||El Dorado (i) Long-Shadowed Sun||Marillion||1:26||$1.29||View in iTunes|
||El Dorado (ii) The Gold||Marillion||6:12||$1.29||View in iTunes|
||El Dorado (III) Demolished Lives||Marillion||2:23||$1.29||View in iTunes|
||El Dorado (IV) F E A R||Marillion||4:07||$1.29||View in iTunes|
||El Dorado (V) The Grandchildren of Apes||Marillion||2:35||$1.29||View in iTunes|
||Living In F E a R||Marillion||6:25||$1.29||View in iTunes|
||The Leavers (I) Wake Up In Music||Marillion||4:27||$1.29||View in iTunes|
||The Leavers (II) The Remainers||Marillion||1:34||$1.29||View in iTunes|
||The Leavers (III) Vapour Trails In the Sky||Marillion||4:49||$1.29||View in iTunes|
||The Leavers (IV) The Jumble of Days||Marillion||4:20||$1.29||View in iTunes|
||The Leavers (V) One Tonight||Marillion||3:56||$1.29||View in iTunes|
||White Paper||Marillion||7:18||$1.29||View in iTunes|
||ExplicitThe New Kings (I) F**k Everyone and Run||Marillion||4:22||$1.29||View in iTunes|
||The New Kings (II) Russia's Locked Doors||Marillion||6:24||$1.29||View in iTunes|
||The New Kings (III) A Scary Sky||Marillion||2:33||$1.29||View in iTunes|
||The New Kings (IV) Why Is Nothing Ever True?||Marillion||3:24||$1.29||View in iTunes|
||Tomorrow's New Country||Marillion||1:47||$1.29||View in iTunes|
A Mesmerising Masterpiece
FEAR opens with the cool acoustic breeze of Long-Shadowed Sun (Part i of Eldorado) where Hogarth pines for the England of his youth before we're sucked into the vortex of Eldorado's subsequent sections by Mark Kelly's Clockwork Orange-like keyboard setting the tone nicely for an album full of rich and textured music with vocals railing against an increasingly selfish, greedy and isolationist world.
The climax of the album is New Kings, as close to perfection as an almost 17 minute track has the right to be. Released ahead of its live debut in July for those lucky enough to have signed up for the album pre-order. New Kings, as the name suggests, has Hogarth focusing his rapier-like lyrics on the invisible and unelected bankers, industrialists and oligarchs that pulls the world's strings from behind tinted, mirrored glass.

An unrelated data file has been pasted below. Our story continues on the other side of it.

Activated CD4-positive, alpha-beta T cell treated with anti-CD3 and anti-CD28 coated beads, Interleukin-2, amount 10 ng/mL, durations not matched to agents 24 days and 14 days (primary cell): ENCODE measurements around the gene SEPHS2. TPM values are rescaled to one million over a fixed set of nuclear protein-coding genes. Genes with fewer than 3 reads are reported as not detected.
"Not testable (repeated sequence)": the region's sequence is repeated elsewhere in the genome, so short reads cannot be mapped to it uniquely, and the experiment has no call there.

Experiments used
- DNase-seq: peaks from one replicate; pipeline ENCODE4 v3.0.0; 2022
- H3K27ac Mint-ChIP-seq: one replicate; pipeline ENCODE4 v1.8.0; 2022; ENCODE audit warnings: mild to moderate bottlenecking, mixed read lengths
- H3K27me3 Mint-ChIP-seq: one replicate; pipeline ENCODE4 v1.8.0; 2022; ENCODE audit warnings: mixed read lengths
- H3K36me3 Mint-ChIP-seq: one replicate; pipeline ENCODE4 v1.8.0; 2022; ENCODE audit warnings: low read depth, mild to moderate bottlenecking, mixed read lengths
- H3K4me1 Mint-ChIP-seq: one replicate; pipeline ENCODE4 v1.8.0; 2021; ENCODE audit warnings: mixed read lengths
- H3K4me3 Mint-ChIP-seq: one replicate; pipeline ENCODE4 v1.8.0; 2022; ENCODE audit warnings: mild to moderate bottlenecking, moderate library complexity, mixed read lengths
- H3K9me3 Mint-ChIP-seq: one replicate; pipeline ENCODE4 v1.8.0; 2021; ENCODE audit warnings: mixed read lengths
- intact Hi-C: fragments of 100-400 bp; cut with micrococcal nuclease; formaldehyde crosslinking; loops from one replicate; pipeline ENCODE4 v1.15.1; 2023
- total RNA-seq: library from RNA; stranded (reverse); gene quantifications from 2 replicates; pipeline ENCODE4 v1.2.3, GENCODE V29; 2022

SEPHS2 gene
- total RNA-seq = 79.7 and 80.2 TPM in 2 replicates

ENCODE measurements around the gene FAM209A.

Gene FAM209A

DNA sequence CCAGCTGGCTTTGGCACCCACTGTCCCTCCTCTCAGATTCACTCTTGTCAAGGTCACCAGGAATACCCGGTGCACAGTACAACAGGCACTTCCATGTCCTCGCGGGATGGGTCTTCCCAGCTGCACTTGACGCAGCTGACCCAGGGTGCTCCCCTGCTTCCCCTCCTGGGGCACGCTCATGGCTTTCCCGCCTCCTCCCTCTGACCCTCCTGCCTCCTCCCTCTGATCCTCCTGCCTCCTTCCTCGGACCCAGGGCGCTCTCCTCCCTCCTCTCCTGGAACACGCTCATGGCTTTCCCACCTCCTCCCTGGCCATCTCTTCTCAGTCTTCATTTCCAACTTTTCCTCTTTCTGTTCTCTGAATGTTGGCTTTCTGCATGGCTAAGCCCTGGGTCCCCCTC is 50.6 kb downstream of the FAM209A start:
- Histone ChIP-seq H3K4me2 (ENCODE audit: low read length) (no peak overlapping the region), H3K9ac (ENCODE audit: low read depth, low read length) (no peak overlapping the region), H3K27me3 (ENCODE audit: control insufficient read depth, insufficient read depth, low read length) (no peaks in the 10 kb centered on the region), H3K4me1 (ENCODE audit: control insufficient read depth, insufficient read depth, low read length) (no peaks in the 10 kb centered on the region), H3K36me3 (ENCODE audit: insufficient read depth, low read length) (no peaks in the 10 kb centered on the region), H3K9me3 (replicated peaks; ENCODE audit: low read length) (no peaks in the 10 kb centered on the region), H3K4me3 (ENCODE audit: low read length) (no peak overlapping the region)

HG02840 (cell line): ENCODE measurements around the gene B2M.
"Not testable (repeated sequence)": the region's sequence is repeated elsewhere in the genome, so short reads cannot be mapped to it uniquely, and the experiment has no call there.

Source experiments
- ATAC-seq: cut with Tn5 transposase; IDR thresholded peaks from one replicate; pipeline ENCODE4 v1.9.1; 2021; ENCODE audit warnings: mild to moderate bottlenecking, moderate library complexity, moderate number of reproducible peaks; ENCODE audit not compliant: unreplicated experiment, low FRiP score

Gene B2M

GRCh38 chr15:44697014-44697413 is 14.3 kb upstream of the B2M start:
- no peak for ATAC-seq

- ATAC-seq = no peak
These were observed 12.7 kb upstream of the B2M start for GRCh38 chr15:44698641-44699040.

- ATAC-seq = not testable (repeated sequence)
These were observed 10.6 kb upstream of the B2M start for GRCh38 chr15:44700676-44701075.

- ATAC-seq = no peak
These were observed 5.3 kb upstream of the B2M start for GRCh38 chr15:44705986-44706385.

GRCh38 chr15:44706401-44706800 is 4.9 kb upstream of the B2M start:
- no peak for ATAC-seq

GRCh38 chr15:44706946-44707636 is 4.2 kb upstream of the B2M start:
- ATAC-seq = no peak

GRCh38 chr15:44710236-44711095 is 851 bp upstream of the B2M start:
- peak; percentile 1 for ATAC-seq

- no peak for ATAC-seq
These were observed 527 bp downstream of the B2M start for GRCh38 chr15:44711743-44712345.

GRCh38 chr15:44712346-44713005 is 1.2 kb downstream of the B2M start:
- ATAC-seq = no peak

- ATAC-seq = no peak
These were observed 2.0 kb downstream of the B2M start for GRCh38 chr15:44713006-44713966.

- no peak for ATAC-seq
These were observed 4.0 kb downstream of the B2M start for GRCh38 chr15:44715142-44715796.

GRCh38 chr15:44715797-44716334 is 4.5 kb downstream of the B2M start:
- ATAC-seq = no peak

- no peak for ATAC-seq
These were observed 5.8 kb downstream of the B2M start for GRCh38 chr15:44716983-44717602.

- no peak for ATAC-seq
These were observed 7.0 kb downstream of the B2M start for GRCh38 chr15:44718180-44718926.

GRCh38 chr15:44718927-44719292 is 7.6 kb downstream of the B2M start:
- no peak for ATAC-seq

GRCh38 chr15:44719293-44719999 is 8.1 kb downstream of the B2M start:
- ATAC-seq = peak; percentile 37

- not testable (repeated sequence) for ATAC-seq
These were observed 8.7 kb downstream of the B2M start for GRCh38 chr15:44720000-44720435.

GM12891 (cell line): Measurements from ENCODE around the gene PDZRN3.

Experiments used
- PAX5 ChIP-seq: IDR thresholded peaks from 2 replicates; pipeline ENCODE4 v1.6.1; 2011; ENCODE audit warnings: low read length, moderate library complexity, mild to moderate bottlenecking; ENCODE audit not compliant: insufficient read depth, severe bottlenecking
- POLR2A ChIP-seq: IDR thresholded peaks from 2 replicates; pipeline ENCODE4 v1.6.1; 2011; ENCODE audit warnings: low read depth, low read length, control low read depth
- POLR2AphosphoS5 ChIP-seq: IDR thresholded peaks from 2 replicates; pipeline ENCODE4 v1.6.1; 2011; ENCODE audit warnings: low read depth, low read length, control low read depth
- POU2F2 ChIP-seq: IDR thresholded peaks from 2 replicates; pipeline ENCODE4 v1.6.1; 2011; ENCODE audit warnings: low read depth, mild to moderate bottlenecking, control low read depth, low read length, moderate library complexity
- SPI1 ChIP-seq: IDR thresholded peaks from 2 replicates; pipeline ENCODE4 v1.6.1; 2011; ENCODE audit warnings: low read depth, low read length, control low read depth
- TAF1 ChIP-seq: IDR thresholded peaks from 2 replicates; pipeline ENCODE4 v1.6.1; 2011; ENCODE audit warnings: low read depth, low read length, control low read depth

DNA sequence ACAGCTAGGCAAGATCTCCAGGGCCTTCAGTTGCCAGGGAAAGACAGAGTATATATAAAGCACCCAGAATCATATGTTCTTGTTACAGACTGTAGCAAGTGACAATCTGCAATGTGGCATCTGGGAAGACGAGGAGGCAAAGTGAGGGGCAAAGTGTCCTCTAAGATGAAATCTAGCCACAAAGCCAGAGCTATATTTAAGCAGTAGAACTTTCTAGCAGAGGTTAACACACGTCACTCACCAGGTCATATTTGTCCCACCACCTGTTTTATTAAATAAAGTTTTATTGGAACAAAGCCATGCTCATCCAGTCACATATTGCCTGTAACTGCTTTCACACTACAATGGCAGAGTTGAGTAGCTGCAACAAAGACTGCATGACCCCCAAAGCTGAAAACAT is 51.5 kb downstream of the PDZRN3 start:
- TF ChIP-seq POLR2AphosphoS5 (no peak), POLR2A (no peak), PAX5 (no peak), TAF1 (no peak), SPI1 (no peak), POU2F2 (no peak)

The Leavers resonates with the guilt that a musician, or anyone that travels far from their family on a regular basis feels. Its countered with the selfish longing to be back on that very same road when life at home becomes too mundane for a restless soul.
Living in FEAR and White Paper both sit comfortably on the album, but could quite happily stand alone, the former for its optimism and the latter for its haunting beauty tinged with regret.
FEAR might be their eighteenth studio album, four years in the making, but it delivers the sound of a band so comfortable in their own skin that it takes you on a 68-minute journey of sublime music that you never want to end. So lay back, slip on your headphones, and let the FEAR wash over you again and again.
Masters of Prog Rock have done it again!
This is arguably their best album since Marbles. There are no bands any more than can compose 15+ minute songs with such a level of quality in sound and lyrics and with the additional protest component about inequality and injustice in today´s world. Hats down to the best prog band in the world. It is a masterpiece that should catapult them into the long awaited and well deserved Rock and Roll Hall of Fame.
One of the best in their entire discography
I have been able to enjoy F E A R a little early through the pre orders and it has been a wonderful gift of a work of art crafted with the confidence of experience and the warmth and glow of being deeply in love with what they do. On my first few listens I adored 'Living in F E A R', 'The Leavers' and 'White Paper', but it is strong from the first note to the last, impeccably recorded and wonderfully performed. It is a record that tackles hard subjects relevant to our day and age in a macro scale as well as the issues of touring life in their own, more intimate space, and it succeeds in the entire spectrum.
Formed: 1979 in Aylesbury, England
Years Active: '70s, '80s, '90s, '00s, '10s